Hard to believe that with such a name, this would be a Dutch group, but such is the case. This quintet (created in the early 90’s) is from the Utrecht province (the city of Amersfoort) and somehow does not sound like their compatriots, which often seem to develop a sort of neo-prog. POETICA IN SILENTIO is rather difficult to describe and if they have clear symphonic influences, they are also delving sometimes in sombre Avant-Prog territories with Cynthia Prummel’s violin. Having recorded their first album as far back as 96, they only got around to release it as a Cd in mid-2000 when they participated to Prog-Resiste Convention in Verviers (Belgium). By that time they had also released another EP, called Who Rolls The Dice, and since then have again released another album called What Do Fish Know? Unfortunately their albums are hard to come by since they are self-produced and the band seems to remain unknown to most even in the homeland. (taken from Progarchives)
Who Rolls The Dice, this "EP" was produced and released at the same time as their debut album, just at the time when it seemed the group was about to breakthrough with a bunch of concerts in Belgium and neighbouring countries. This album is rather funny in its conception being completely transparent (no covers), with a few dice rolling around in the jewel case and overall a renewing kind of packaging, and was only available as a Cd-r back then. While only 31 minute long, this "EP "repeats the superb impressions that comes with the debut album.
Only five tracks ( + a sixth one who remained unnamed), but well in the same genre than their debut, but with an added keyboardist, making them a sextet when they tried to breakthrough. So in principle the difference between the debut and this Ep would be keyboards (there were none in the debut), but it could fool me for they do not alter the sound any, if at all. Yes, they (kb) make the occasional appearance in the track "Who Calls The Name".
If anything the Crimson influences are slightly more enhanced (especially in Illusion) and the Burma Shave a bit less pronounced. Clearly the highlight in this record is the almost 9- min epic Bending The Horizon, where they take the time to expand and take dramatic meanders (guitars are wailing) while the singer clearly looks at Lake’s more solemn moments, but nothing scandalous. This track is probably the “epic-est” of the group.
While it is difficult to choose this EP over the debut album, it is slightly more professional (songwriting makes more sense) and certainly represents the group at its prime.
(Review by "Sean Trane" Hugues Chantraine - Special Collaborator Prog-Folk Specialist - Progarchives)
This is good instrumental rock with a nod to Anekdoten, but lighter, and King Crimson. Quite a lot of tension in the music and the additions on violin are tasteful and lend some extra atmosphere to the music. The music comes and goes in waves with fast paced parts alternating with moody introspective passages. Quite late in the track the vocal parts start. These vocals have something typically Dutch, reminding me of the vocals of bands such as Supersister. Musically there are also some aspects of Hoyry-Kone here, but the (now former) vocalist of the Finnish Topi is a much better performer and singer. Who Calls The Names is the second track and it opens subtly and darkly. The vocals sound quite intimate here while the music builds up. Then the music gets a little bit more pace with the bass player setting it and I hear some faint, but explicit, echoes of Genesis. The song stays in the KC/Anekdoten vein though, with some playful percussion. Then the song changes mood again with the organ coming in. King Crimson in its eighties incarnation returns in the playful Illusion. The guitar sound especially reminds of Fripp here. Bending The Horizon is a great one with some great guitar guitar work and the spirit of Hoyry-Kone firmly present. Highly melodic, great tension building. In some places the vocalist keeps back too much, I prefer him to sing his heart out a bit more. The closer of this mini album is the moody Laughter Cries which is a bit in the old Hammill style. The chorus is very good. (http://people.cs.uu.nl/jur/reviews/whorollsthedice.html)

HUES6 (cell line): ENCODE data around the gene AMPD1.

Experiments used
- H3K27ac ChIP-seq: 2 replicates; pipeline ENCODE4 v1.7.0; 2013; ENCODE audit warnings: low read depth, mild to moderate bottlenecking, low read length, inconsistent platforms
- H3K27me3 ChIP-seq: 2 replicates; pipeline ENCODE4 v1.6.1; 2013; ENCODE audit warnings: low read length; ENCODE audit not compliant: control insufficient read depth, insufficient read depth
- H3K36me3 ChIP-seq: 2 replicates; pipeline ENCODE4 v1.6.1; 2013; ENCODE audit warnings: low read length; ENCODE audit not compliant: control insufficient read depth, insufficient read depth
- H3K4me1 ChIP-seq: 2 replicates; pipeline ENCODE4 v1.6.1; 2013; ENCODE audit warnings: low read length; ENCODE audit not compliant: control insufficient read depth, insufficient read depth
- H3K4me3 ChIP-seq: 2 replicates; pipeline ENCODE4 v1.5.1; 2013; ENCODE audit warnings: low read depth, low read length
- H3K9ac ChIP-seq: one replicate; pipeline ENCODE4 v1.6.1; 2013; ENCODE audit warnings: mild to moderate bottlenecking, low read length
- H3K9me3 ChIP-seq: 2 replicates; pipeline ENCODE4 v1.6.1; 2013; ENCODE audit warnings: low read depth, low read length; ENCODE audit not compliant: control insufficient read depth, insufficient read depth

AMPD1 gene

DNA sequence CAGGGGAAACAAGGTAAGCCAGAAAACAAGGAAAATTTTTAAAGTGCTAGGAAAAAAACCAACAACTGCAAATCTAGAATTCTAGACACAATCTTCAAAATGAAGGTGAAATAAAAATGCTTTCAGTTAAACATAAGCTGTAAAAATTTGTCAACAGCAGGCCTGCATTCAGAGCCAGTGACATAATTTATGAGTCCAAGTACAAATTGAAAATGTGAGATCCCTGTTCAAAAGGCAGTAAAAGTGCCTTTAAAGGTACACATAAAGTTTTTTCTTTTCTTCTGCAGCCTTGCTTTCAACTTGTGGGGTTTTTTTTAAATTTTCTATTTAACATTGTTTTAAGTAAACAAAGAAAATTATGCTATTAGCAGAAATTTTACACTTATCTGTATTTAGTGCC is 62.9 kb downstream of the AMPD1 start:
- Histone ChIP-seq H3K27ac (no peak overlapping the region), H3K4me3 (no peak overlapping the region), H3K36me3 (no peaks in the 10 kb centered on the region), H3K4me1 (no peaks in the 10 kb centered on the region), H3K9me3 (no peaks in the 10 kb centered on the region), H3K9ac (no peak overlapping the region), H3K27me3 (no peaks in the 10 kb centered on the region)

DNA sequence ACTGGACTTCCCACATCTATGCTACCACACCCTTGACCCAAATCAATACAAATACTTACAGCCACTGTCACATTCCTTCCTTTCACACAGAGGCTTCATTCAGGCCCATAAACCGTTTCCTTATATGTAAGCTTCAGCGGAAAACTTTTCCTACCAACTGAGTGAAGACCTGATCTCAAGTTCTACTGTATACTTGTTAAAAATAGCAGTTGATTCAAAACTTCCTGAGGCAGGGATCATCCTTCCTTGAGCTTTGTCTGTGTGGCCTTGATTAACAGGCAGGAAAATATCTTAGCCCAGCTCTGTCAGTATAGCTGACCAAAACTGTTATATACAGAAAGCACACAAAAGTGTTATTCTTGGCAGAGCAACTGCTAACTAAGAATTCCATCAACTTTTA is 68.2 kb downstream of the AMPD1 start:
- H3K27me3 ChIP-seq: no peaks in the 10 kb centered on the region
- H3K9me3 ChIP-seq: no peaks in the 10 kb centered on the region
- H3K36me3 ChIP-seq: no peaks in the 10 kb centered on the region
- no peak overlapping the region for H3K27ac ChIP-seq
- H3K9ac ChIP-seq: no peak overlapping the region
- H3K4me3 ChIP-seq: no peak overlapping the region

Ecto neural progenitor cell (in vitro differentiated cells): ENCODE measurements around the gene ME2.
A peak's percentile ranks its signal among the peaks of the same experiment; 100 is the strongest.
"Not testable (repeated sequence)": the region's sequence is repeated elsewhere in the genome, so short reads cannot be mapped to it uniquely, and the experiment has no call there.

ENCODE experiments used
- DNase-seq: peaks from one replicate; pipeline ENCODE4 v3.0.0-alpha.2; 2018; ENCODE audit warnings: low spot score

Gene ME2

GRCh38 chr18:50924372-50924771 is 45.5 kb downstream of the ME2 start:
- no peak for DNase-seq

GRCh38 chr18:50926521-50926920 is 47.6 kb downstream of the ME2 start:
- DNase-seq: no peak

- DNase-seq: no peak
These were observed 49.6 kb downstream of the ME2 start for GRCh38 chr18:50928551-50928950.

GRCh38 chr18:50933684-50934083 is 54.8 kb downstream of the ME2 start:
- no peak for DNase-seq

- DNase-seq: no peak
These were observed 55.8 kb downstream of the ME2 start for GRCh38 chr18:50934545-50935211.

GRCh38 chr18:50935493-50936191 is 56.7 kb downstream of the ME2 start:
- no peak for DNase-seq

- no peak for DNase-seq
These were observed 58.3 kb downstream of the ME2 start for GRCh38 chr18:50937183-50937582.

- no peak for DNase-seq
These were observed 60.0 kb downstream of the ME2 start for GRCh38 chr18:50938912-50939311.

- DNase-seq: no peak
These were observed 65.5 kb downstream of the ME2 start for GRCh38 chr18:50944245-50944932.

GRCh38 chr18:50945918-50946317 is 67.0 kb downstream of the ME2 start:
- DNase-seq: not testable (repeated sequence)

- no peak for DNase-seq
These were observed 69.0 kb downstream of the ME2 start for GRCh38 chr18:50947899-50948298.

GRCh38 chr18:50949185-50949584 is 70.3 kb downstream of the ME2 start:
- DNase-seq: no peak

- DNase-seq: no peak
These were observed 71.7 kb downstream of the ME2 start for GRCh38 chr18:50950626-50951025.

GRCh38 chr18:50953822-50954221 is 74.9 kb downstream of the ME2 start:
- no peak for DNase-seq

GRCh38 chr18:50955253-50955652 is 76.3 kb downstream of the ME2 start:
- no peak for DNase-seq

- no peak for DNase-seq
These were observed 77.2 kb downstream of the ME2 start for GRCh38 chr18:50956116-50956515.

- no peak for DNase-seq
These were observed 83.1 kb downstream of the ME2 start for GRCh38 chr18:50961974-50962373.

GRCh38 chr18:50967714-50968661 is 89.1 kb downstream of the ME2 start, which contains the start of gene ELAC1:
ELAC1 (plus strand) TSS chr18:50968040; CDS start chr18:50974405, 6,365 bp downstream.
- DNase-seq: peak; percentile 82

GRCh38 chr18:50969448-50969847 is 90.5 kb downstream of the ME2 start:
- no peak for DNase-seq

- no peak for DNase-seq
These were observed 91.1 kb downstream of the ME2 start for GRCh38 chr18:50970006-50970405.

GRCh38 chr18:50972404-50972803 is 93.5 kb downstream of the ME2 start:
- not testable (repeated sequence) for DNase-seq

Studio Album, released in 1999, self produced.
Track Listings :
1) The Last One 5.41
2) Who Calls The Names 5.29
3) Illusion 4.37
4) Bending The Horizon 8.43
5) Laughter Cries 3.05
6) ??? (unnamed track)
Jurtko Moerbeek - Vocals and Guitars
Daan Haeyen - Guitar, Flute, Samples
Erwin van den Broek - Bass
Ruben van der Burgh - Drums, Percussion
Cynthia Prummel - Violin, Keyboard
Roland Jenster - Keyboards
All lovers of Scandinavian Prog, with touches of King Crimson and VDGG, must have a listen to this unknown little gem !!!
Link : http://rapidshare.com/files/121286482/Poetica_In_Silentio_Who_Rolls_The_Dice.rar.html
It's one of my favs besides Anglagard, Anekdoten, and the likes ...
I think this EP is still available at Musea Records http://musea.musearecords.com/
I'm really hoping you will enjoy this mega rare gem and leave me your comments !